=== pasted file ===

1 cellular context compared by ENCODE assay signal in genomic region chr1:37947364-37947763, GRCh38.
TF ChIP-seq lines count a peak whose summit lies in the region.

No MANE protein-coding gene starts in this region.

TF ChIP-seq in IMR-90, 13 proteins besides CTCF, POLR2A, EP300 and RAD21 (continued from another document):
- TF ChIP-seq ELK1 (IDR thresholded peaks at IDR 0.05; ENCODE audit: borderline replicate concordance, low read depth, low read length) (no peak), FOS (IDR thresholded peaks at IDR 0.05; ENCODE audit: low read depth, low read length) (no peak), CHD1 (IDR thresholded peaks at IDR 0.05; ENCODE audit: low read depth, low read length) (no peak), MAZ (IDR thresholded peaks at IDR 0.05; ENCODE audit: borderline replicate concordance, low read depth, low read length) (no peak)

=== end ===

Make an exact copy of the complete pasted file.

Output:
1 cellular context compared by ENCODE assay signal in genomic region chr1:37947364-37947763, GRCh38.
TF ChIP-seq lines count a peak whose summit lies in the region.

No MANE protein-coding gene starts in this region.

TF ChIP-seq in IMR-90, 13 proteins besides CTCF, POLR2A, EP300 and RAD21 (continued from another document):
- TF ChIP-seq ELK1 (IDR thresholded peaks at IDR 0.05; ENCODE audit: borderline replicate concordance, low read depth, low read length) (no peak), FOS (IDR thresholded peaks at IDR 0.05; ENCODE audit: low read depth, low read length) (no peak), CHD1 (IDR thresholded peaks at IDR 0.05; ENCODE audit: low read depth, low read length) (no peak), MAZ (IDR thresholded peaks at IDR 0.05; ENCODE audit: borderline replicate concordance, low read depth, low read length) (no peak)